From a variable cost input standpoint, N is your second biggest investment. It is also your investment most prone to losses and that’s a bit of a scary combination. Realizing the full benefit of your N investment is all about maximizing efficiency, which is easy enough to say, but more difficult to pull off. It requires careful management, a little art, a little science, and a certain touch.
The science: The first step in maximizing the efficiency of your N investment is mitigating losses. There are both chemical and physical forces at work in your fields and understanding their impact on the N you put into the soil will go a long way toward improving your efficiency. Chemically, bacteria in your soil are exerting external forces on your N that change its form and mobility. This is the basis of the nutrient cycle. Physically, the characteristics of your soil affect its cation exchange capacity (CEC). Multiplying this number by ten gives you an idea of how much ammonium your soil can hold at any one time. Having an understanding of both nutrient cycling in your fields as well as the CEC of your soil gives you an important window into the life of your N investment once you lay it in your fields.
Of course, the work we do is complex and there is more to consider as we endeavor to understand the life and times of our N. Crop demand is another important factor in this efficiency equation and crop demand is never linear. It is, in fact, highly nuanced and differs by hybrid. Using information from outside sources about the characteristics and habits of your particular hybrids is absolutely necessary to correctly factoring crop demand into your N equation.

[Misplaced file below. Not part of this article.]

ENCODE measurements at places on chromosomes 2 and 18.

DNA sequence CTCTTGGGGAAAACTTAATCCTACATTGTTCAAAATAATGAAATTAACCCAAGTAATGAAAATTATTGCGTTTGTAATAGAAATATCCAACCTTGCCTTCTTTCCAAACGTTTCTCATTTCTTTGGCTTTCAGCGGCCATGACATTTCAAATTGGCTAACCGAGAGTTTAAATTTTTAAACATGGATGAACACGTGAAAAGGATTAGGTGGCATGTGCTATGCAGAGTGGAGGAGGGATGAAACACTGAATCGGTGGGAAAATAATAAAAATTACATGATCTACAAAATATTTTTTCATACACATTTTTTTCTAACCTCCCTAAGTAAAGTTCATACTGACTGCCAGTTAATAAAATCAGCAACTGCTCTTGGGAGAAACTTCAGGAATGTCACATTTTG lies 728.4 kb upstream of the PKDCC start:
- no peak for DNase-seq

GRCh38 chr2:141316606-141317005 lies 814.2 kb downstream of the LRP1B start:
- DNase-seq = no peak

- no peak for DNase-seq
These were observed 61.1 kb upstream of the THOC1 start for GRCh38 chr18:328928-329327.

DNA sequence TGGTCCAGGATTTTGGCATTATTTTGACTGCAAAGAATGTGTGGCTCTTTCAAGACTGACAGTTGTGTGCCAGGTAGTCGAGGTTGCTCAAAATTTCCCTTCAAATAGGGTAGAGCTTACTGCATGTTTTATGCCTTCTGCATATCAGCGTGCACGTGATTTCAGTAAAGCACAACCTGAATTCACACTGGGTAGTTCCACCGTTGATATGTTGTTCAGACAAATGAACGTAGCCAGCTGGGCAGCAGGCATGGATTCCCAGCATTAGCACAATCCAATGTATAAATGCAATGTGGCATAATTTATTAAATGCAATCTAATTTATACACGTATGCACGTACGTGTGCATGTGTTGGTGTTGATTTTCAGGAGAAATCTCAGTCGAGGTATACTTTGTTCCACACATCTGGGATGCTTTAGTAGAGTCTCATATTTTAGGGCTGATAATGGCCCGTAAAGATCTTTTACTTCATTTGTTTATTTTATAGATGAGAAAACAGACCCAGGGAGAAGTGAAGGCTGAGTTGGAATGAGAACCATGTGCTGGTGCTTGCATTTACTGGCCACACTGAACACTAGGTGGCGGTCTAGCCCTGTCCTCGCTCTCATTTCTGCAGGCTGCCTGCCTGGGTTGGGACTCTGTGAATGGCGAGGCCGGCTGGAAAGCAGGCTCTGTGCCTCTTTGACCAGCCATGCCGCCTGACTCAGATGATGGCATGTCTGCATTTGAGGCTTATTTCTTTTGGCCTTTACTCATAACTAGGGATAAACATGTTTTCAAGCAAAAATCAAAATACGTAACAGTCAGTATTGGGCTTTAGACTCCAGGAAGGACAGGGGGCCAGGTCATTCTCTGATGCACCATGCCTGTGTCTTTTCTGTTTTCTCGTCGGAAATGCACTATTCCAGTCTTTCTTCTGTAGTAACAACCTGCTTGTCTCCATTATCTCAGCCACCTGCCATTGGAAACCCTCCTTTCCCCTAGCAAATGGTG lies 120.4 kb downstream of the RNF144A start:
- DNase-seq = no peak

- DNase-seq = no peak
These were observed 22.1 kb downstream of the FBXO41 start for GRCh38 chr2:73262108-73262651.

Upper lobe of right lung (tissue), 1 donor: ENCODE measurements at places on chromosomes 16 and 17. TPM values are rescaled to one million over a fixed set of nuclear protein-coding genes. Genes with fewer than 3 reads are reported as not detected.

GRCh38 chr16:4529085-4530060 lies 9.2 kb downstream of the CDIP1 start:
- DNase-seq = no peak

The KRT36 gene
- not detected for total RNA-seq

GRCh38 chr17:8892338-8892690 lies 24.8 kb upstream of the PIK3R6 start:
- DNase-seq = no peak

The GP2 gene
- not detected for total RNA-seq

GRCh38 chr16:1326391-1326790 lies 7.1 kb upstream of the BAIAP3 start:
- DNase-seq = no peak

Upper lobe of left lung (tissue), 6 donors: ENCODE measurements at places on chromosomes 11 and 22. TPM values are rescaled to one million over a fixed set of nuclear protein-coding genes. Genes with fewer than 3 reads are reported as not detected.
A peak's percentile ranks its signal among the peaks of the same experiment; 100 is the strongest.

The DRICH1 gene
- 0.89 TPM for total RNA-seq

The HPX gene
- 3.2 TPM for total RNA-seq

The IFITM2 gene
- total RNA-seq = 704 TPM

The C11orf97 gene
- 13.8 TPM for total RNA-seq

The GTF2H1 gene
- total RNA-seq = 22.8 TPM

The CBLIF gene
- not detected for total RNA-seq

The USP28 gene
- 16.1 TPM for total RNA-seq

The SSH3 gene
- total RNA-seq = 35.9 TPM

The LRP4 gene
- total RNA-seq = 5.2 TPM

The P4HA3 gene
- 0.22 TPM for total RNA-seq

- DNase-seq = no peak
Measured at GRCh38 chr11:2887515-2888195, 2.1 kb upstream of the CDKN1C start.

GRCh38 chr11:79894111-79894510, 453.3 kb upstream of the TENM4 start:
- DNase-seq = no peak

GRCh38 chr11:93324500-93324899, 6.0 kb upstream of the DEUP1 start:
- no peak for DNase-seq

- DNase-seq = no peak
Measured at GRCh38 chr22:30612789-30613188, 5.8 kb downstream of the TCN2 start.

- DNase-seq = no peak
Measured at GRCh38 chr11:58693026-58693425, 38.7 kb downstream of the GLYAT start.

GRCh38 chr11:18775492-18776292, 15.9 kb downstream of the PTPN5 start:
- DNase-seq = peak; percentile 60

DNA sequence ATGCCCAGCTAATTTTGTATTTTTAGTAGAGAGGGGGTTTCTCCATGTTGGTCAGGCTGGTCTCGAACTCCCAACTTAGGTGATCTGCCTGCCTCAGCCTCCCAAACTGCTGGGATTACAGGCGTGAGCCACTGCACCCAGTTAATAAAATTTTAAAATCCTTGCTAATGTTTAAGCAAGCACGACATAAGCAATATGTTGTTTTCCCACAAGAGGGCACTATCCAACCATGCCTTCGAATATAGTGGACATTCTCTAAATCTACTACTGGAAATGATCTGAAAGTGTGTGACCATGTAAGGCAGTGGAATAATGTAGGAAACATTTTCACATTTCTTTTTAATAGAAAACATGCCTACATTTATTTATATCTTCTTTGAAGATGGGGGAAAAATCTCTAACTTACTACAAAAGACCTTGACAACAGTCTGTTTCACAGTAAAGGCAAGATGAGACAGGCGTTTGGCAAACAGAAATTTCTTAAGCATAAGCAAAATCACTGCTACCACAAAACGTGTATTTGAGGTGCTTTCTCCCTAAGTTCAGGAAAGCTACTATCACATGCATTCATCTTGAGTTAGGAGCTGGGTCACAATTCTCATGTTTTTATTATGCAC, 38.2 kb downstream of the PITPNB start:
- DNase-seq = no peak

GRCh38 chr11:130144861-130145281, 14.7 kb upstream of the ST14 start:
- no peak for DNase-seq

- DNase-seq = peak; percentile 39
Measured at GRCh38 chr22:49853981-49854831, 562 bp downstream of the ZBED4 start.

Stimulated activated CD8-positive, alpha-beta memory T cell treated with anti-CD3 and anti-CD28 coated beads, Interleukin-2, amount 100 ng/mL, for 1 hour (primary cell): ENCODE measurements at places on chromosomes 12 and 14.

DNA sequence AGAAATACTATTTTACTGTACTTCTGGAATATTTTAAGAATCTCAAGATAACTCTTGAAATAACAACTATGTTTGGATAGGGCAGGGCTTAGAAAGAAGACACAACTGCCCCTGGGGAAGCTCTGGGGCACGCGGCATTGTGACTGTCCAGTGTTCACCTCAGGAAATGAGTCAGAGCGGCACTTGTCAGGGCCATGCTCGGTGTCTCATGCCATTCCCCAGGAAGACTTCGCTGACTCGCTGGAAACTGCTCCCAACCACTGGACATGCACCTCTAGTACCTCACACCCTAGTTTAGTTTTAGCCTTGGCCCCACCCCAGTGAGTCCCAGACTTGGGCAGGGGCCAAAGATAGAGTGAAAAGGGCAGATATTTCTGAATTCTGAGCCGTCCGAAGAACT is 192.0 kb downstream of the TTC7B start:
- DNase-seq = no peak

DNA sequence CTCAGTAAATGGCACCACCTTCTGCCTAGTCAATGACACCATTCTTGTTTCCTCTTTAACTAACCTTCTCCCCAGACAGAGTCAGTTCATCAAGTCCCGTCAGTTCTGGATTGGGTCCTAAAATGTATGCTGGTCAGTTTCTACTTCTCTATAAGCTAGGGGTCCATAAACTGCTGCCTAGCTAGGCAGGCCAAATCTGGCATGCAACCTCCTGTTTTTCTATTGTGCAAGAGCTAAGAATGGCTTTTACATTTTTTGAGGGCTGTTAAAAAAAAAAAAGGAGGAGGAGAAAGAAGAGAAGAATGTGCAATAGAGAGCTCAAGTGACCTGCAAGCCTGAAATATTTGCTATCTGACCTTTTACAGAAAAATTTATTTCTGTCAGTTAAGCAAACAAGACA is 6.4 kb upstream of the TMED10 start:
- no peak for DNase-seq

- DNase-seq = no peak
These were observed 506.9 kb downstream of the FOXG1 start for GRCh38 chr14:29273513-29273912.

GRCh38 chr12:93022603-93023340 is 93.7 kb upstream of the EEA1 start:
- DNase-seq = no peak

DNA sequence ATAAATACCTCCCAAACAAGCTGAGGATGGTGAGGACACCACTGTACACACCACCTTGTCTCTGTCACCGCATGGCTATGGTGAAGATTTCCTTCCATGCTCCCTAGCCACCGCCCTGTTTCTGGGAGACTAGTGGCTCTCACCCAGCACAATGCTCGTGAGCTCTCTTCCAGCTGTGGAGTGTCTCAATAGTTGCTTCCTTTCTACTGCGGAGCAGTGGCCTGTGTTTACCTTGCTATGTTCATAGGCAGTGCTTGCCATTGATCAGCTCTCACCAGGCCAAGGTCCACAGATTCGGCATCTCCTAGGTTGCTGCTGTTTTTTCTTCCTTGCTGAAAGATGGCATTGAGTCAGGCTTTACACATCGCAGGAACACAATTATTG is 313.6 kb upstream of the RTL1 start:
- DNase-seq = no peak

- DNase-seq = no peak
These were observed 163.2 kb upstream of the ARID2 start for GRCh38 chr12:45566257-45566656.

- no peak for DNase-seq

If though you do understand nutrient cycling and your soil’s CEC, if you understand crop demand and hybrid differences, then you’re ahead of the curve in understanding N as it exists in your fields, which should lead you toward maximizing your N use and thus lowering the amount you use per bushel by about 10-15%.
The art: Once you understand something of the science behind N management, you’ve got to put the pencil to the paper, or the rubber to the road, or the shovel to the soil. You’ve got to jump in and see what goes.
So experiment in your fields with a few N stabilizing products to see how they play.
There’s no need to make a large-scale project out of this—save that for when you find the product and actions that really wow you. For now, devote just a few acres to your experiment and see how different products affect your crops and how that changes according to conditions, since who knows what May or June might bring.
To get started, try Nutrisphere to stabilize UAN and urea and N-Serve to stabilize anhydrous ammonia. Test them on a few acres. Test them with a 5-10% reduction in N. Test them with a 10-15% reduction. Play around. Dig around. Watch.
The reason: Friends, I understand if you’re thinking that that’s a lot of work for a 10-15% reduction in your total N investment. But that’s $7-10 per acre—a fair chunk of change, especially in our current economic climate. Perhaps more importantly though, N management of this sort is as much about mastery of our art as much as it is about reducing our costs. This is about being the best at what we do. This is about perfecting our practice. Because in doing so, we protect not only our bottom line, but our industry and environment for our future generations as well.